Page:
My name is***** and I will be helping you with your question today. This is for informational purposes only and does not establish an attorney client relationship. The file and suspend does not apply to you and is the only thing that requires you to act before May 1 because of HR 1314. Since you were age 62 by December 31, 2015, you are grandfathered into the "restricted benefit". This will allow you, at full retirement age, to restrict your benefit to ONLY the spousal benefit but still be able to collect 8% credits per year from ages 66-70, increasing your overall benefit by 32%. You do not have to file this by May 1 and instead file a restricted application when you reach full retirement age. Since you were married for more than 10 years, you can receive an ex spousal benefit as long as you did not remarry before age 60 or if you did, you are not currently married. See below for the summary of changes going into effect on May 1: There has been a lot of misinformation out there regarding HR 1314. The changes made in the bipartisan act are being hyped in the media but it is only a small loophole that is being closed. It is not a magical lump sum
that has to be elected or banned benefits that you will lose. It deals with "file and suspend" spousal benefits and the "restricted benefit". Let me explain, a spouse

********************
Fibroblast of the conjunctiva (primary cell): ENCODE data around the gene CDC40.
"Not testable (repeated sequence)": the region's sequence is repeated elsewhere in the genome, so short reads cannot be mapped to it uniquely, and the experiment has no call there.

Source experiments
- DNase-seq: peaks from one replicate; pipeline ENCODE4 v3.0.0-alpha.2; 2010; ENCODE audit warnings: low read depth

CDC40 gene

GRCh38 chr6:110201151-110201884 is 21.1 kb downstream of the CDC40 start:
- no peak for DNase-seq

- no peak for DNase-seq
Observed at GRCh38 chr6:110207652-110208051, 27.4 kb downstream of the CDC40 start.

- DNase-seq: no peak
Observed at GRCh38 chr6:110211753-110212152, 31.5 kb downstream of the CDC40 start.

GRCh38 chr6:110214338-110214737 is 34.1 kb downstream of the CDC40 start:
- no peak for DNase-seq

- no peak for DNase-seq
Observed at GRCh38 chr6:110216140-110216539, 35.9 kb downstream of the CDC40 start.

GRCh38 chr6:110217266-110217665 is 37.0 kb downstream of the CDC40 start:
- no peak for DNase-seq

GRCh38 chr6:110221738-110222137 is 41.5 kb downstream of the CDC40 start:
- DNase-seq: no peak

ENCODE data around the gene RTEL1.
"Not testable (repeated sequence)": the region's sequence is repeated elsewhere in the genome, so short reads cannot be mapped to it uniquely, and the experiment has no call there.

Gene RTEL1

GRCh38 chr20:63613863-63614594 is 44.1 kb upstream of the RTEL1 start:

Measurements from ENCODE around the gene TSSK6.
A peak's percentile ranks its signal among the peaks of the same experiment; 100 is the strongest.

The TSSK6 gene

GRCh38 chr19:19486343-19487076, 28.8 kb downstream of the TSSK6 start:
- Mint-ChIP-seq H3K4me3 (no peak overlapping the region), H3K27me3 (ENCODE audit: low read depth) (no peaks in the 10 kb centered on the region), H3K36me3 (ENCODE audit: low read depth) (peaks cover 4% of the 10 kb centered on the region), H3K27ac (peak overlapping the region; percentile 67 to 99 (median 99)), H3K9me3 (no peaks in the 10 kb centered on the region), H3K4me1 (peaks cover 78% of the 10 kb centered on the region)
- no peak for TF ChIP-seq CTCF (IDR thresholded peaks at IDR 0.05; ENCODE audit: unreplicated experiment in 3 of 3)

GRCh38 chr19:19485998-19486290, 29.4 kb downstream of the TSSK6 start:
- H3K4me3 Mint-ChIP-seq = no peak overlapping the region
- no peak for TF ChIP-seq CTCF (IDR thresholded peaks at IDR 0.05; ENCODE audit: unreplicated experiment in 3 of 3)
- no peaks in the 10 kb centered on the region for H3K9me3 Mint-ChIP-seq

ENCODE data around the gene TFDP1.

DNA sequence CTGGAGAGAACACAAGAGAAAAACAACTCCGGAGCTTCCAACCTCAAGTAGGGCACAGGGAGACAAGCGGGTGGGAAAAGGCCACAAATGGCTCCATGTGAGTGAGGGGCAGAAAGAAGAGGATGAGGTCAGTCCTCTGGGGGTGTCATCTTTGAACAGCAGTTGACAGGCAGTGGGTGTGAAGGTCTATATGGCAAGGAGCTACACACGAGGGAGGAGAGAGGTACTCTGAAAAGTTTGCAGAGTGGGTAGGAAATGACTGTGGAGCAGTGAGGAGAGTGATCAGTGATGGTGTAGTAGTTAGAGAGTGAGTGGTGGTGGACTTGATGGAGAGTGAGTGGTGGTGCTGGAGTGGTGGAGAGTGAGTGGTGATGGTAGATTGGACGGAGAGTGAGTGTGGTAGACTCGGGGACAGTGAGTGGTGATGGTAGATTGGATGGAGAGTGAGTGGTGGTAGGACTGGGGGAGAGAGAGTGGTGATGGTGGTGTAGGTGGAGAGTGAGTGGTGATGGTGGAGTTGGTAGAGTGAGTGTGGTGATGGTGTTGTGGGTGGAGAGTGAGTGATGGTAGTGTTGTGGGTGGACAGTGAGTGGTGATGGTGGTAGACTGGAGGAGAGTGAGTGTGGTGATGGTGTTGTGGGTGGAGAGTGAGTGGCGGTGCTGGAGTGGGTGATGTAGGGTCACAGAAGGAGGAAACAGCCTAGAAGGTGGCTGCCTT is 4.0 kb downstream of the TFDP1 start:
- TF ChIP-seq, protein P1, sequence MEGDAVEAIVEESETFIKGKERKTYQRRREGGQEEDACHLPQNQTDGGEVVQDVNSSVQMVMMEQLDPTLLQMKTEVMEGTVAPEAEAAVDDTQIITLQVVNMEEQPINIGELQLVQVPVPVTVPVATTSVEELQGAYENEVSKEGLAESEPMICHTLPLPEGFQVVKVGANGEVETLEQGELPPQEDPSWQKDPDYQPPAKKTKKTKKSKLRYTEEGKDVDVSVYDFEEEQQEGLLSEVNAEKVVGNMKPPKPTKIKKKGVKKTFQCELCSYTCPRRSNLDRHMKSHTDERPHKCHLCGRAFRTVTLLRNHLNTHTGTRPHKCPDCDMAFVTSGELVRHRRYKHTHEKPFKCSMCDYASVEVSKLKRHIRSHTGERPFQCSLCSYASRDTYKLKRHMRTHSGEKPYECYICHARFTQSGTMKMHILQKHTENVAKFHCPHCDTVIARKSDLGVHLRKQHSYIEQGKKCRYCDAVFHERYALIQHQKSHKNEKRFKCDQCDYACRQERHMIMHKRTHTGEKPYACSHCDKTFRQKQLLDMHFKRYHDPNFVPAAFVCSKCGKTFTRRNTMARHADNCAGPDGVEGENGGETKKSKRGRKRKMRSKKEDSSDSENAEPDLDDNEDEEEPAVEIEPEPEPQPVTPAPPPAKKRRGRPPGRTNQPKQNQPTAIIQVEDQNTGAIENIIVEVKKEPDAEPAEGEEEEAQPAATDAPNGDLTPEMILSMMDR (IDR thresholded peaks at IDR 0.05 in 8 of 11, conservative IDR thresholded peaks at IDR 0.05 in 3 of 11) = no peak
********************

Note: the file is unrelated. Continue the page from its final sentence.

can only take the spousal benefit if the other spouse has elected to take their benefit. Currently the law is changing and a "suspend and file" cannot be elected starting on may 1, 2016. In this circumstance at full retirement age (66) one could file and suspend their benefits and continue earning credits until age 70 and their spouse could elect to take the spousal benefit. The spousal benefit can be as much as half of the worker's "primary insurance amount," depending on the spouse's age at retirement. If the spouse begins receiving benefits before "normal (or full) retirement age," the spouse will receive a reduced benefit. However, if a spouse is caring for a qualifying child, the spousal benefit is not reduced. Also the "restricted benefit" is being eliminated. If you turned age 62 be the end of December 31, 2015, you would be grandfathered in and at full retirement age you will still be able to restrict your benefit. This means that if you or your spouse would like to elect to take only the spousal benefit as opposed to your normal retirement benefit, you can restrict your election to ONLY the spousal benefit. This would allow you to collect the 50% spousal benefit while still gaining credits to your normal retirement benefit from ages 66-70 (the credit increases your benefit approximately 8% per year). After the law changes, at full retirement age, you would have to take the higher of the spousal benefit and your retirement benefit. You can no longer choose just the spousal and let your normal retirement benefit grow while still take the spousal benefit. Please let me know if you have any further questions and please positively rate my answer if satisfied. There should be smiley faces or numbers from 1-5 to choose from. This extra step will cost you nothing extra and will ensure that I will be compensated for my time by the site.